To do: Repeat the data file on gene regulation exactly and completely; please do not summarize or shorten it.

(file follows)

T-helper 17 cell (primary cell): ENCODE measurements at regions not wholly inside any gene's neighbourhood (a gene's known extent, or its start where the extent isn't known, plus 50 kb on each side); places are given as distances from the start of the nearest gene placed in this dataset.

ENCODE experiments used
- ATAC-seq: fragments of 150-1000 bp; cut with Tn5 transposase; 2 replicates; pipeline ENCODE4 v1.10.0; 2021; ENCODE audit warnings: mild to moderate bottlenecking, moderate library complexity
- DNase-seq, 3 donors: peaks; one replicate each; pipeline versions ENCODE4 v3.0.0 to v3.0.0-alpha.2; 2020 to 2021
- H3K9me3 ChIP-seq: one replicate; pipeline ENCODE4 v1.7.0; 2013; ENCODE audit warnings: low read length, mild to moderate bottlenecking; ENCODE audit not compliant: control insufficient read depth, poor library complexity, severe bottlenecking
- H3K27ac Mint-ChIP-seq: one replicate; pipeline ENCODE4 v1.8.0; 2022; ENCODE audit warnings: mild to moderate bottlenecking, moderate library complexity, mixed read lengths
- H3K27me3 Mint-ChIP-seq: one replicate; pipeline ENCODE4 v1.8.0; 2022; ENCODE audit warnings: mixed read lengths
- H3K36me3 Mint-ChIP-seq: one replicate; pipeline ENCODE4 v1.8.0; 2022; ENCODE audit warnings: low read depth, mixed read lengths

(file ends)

T-helper 17 cell (primary cell): ENCODE measurements at regions not wholly inside any gene's neighbourhood (a gene's known extent, or its start where the extent isn't known, plus 50 kb on each side); places are given as distances from the start of the nearest gene placed in this dataset.

ENCODE experiments used
- ATAC-seq: fragments of 150-1000 bp; cut with Tn5 transposase; 2 replicates; pipeline ENCODE4 v1.10.0; 2021; ENCODE audit warnings: mild to moderate bottlenecking, moderate library complexity
- DNase-seq, 3 donors: peaks; one replicate each; pipeline versions ENCODE4 v3.0.0 to v3.0.0-alpha.2; 2020 to 2021
- H3K9me3 ChIP-seq: one replicate; pipeline ENCODE4 v1.7.0; 2013; ENCODE audit warnings: low read length, mild to moderate bottlenecking; ENCODE audit not compliant: control insufficient read depth, poor library complexity, severe bottlenecking
- H3K27ac Mint-ChIP-seq: one replicate; pipeline ENCODE4 v1.8.0; 2022; ENCODE audit warnings: mild to moderate bottlenecking, moderate library complexity, mixed read lengths
- H3K27me3 Mint-ChIP-seq: one replicate; pipeline ENCODE4 v1.8.0; 2022; ENCODE audit warnings: mixed read lengths
- H3K36me3 Mint-ChIP-seq: one replicate; pipeline ENCODE4 v1.8.0; 2022; ENCODE audit warnings: low read depth, mixed read lengths